I grew up watching Don Mattingly play first base for the Yankees when he and Dave Winfield were pretty much the only guys worth watching. Day in and day out “Donny Baseball” came to play. There was a laundry list of things he could have complained about, but he never did. And when fate dealt him a bad back that cut short what would have been a Hall of Fame career, he didn’t cry about it. In those years where he went out onto the field and everything hurt, he was a grinder. Don Mattingly was the only Yankee I never saw booed at Yankee Stadium because he was class personified.
It’s good to see that the 2013 Yankee crew continues to use the “no excuses” template. It’s serving them well.
It has become almost impossible to root against the Yankees. Yes, the New York Yankees.
Maybe that’s a stretch. Certainly, the Red Sox and Orioles don’t feel that way. On the other hand, even they have to admire how the Yankees have handled their amazing run of injuries.
No team in baseball has been hit harder. Even worse is that there’s no certainty when the Yankees will be whole again.
Curtis Granderson should return next month, but Derek Jeter, Alex Rodriguez and Mark Teixeira are out indefinitely.
So many players have gone down that losing Ivan Nova and Francisco Cervelli during a victory over the Blue Jays on Friday night doesn’t even seem like a big deal.
Hey, what’s two more? As if the challenge could be any greater. As if anyone is going to extend the Yankees any sympathy anyway.
Through it all — and this is where the admiration part comes into play — the Yankees have never uttered a complaint about their lot in life.
Certainly not Brian Cashman or Joe Girardi — in fact, they’ve been absolutely consistent that expectations remain the same as always.
That is, if the Yankees don’t end up holding the World Series trophy, this season will be a failure.
They’re not just saying it, either. They absolutely believe it. There’s a collective confidence — or ego or whatever you call it — among a group of players who’ve won as much as the Yankees have.
They believe they’re going to win no matter what. Players come and players go, but the group’s core confidence is unshakeable. New Yankees buy in.
Success breeds success. Nothing scares people more than a man who truly believes in himself. The man who does not entertain the thought of failure and who is not bothered by setbacks scares his peers because that’s not how it’s supposed to work. The man who expects success thinks and behaves in ways that are worlds apart from the man who dwells on failure.
When I was a kid I’d sometimes complain that what my dad said or did wasn’t fair and he’d respond, “life isn’t fair.” He’d infuriate me, and then he’d say: “No, you allow yourself to become angry,” (which only upset me more). It wasn’t until I left our home at 18 that I realized he was right, and I was a punk-kid. Dad was a pretty smart guy after all. He was a stealth Joe Torre.
In short, the Yankees have a long history of winning because they believe at their core that they are winners, and that belief builds that kind of momentum it takes to take a specific thought and make it manifest itself in the physical world.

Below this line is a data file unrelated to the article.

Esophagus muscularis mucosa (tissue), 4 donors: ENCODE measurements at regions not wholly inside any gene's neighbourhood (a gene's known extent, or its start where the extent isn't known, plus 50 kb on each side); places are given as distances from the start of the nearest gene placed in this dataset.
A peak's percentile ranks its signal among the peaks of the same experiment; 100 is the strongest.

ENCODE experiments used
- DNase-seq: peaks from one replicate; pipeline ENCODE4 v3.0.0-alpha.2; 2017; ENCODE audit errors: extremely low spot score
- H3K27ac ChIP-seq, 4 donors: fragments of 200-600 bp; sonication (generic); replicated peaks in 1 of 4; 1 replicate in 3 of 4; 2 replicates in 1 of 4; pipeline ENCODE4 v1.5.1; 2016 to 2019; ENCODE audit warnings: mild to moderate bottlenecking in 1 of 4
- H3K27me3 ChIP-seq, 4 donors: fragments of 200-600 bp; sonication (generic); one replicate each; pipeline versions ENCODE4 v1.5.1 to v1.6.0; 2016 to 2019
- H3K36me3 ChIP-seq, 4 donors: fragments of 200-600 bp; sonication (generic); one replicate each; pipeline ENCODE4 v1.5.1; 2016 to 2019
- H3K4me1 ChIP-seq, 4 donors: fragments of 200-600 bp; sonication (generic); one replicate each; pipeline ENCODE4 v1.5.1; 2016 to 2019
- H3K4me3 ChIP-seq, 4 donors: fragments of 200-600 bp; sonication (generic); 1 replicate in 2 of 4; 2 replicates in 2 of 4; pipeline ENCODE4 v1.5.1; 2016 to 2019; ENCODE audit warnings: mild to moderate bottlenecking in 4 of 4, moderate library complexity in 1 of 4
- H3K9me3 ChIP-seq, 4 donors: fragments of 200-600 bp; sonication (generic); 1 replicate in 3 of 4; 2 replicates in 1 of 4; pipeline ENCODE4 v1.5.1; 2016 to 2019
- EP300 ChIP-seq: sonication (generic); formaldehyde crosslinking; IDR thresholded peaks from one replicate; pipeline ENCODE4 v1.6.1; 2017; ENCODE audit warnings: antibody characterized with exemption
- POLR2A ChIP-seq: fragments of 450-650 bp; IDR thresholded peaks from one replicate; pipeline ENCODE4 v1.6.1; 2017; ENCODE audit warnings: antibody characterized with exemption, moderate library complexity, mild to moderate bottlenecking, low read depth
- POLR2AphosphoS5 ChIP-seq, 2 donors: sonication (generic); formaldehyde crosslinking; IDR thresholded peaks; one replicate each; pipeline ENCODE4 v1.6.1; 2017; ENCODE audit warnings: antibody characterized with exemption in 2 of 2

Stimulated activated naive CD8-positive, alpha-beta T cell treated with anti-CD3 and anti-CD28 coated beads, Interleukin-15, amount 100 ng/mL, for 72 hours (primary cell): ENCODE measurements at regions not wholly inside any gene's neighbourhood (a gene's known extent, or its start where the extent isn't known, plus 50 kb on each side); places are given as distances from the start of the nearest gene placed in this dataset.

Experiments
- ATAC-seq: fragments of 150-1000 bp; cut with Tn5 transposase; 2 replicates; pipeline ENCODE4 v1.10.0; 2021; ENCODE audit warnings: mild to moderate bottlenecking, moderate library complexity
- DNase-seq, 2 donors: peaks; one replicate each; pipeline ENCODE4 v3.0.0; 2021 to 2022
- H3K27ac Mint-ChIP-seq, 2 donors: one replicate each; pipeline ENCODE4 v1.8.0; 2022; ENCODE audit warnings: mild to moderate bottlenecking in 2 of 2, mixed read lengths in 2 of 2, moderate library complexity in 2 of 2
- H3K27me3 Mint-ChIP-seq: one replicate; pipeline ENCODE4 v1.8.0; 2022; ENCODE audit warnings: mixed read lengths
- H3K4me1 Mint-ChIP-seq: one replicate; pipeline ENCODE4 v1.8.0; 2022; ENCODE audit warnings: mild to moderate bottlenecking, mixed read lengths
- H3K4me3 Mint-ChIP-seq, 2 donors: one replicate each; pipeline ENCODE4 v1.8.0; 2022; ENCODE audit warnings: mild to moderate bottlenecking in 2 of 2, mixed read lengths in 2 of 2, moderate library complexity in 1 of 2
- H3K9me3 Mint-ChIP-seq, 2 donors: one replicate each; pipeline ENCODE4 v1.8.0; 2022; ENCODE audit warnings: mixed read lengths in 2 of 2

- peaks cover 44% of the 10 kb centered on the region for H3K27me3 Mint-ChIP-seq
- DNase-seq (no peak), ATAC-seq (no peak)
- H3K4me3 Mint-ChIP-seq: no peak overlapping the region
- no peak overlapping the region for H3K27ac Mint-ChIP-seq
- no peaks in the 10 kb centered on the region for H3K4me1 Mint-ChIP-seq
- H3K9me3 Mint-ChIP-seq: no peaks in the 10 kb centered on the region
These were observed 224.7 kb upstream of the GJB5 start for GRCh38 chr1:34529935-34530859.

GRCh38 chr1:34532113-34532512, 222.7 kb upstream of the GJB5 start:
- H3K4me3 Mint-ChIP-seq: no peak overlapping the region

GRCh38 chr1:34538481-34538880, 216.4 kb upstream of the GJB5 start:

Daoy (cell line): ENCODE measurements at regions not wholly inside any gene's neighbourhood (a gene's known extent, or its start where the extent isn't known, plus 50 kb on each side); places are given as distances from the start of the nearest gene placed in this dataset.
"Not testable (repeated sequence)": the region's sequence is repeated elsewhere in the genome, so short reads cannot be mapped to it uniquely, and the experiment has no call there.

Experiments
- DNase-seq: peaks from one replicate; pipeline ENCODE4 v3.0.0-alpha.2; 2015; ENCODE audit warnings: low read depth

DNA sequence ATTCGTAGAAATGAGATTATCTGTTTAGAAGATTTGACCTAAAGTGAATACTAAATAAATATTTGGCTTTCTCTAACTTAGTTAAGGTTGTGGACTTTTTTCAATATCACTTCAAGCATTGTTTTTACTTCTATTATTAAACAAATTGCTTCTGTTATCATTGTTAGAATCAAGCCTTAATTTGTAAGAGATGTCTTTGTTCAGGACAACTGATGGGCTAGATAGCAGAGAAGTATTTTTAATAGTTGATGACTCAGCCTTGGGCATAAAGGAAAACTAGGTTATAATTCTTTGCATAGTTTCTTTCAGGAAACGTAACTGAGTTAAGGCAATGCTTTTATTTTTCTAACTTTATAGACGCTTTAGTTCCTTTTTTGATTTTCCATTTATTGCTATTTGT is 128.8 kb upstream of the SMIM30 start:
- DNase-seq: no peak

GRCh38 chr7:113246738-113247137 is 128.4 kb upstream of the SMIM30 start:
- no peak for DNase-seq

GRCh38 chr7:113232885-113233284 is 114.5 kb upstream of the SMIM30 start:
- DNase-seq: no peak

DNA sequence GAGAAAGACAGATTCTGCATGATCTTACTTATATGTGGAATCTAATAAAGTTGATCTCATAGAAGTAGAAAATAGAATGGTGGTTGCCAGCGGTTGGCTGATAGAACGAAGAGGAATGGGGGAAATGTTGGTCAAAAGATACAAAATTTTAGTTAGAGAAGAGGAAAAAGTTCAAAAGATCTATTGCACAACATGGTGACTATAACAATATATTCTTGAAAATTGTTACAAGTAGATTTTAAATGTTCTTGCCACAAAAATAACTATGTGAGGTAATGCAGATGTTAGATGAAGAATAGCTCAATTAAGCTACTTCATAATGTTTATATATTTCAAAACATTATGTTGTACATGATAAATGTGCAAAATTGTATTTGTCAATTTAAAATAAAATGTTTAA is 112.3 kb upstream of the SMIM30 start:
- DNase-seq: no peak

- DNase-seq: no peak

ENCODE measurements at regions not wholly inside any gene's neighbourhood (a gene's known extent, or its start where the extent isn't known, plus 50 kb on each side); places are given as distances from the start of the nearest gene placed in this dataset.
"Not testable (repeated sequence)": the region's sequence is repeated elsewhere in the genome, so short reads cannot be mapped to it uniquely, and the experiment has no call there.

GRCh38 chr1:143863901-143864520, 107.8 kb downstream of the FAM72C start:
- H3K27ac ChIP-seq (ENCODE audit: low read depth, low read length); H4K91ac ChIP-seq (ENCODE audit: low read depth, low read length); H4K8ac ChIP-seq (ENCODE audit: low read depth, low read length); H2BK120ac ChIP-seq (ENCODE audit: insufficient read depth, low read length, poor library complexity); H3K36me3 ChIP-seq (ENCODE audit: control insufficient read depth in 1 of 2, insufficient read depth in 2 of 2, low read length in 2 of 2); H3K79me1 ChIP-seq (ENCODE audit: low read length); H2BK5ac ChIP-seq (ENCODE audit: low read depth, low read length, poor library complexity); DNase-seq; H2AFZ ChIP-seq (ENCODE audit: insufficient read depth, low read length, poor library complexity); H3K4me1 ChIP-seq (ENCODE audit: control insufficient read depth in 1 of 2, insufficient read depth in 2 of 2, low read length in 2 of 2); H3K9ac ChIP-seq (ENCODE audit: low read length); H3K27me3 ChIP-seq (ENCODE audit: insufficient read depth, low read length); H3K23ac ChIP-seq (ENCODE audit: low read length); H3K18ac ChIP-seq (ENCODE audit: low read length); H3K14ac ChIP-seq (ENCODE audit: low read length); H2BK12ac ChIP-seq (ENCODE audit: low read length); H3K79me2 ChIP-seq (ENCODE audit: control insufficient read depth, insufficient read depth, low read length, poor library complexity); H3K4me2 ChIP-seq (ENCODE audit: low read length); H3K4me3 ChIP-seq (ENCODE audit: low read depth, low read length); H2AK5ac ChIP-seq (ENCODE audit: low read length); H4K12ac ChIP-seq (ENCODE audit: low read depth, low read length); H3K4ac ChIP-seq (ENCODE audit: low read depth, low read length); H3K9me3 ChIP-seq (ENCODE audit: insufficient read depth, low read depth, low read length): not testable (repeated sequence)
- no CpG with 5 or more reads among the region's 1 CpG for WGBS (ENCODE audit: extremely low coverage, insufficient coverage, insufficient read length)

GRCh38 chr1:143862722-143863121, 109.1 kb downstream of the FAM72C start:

Growing up in Chicago, it was interesting to be a Yankees fan. In the 90’s I was accused of being a band wagon fan, and the whole “the Yankees buy their success” argument was always just moments away. There are countless responses to that, but one that always shut them up was that the Cubs didn’t shell out any cash or do what they needed to do to win because they could put an entire field of losers on the field and Wrigley Field would sell out.
The Cubs have historically expected to lose. People call them “Loveable Losers.” Who wants to be a “loveable loser”? It’s an insult. When the baseball world pats you on the head and tells you to run along home come playoff season because you’re a “lovable loser,” then perhaps it’s time to rethink the clubhouse culture.
So now you’re asking how this all ties into politics. Time for another story.
Yesterday, my wife was studying for some upcoming tests as she closes in on becoming a doctor. She read me the following “diagnosis” and asked: “Who does this remind you of, Doug?”
USMLE STEP 2:
Diagnosis: Grandiosity. Fantasies of success. Manipulation of others. Expectation of admiration. Arrogance. Sense of entitlement. Believes self to be special. Lacks empathy. Envious of others.
Treatment: Psychotherapy, focusing on acceptance of shortcomings.
The “disorder” I have (but really don’t): Narcissistic. My wife then joked that I better not mess with her or she’ll have me committed…
The Yankees come off as “arrogant” because they have “fantasies of success.” I — the conservative — come off as “arrogant” because I have “fantasies of success.” Are there really narcissists out there? Of course. But often times perpetual losers label successful people as “arrogant” or “lacking empathy” because it’s an easy way of ending any honest evaluation of their own shortcomings.
Years ago I stopped following the Yankees because I was so disgusted with how George Steinbrenner treated Joe Torre at the end of his run. However, I always respected his commitment to excellence. With his passing, my interest in the team has slowly returned, but Joe Girardi’s ability to create a positive clubhouse atmosphere has accelerated the process.
Note: This might be one of the few articles DenverPat disagrees with me!
Update: Here’s a little something for all you Cubs fans (strong language).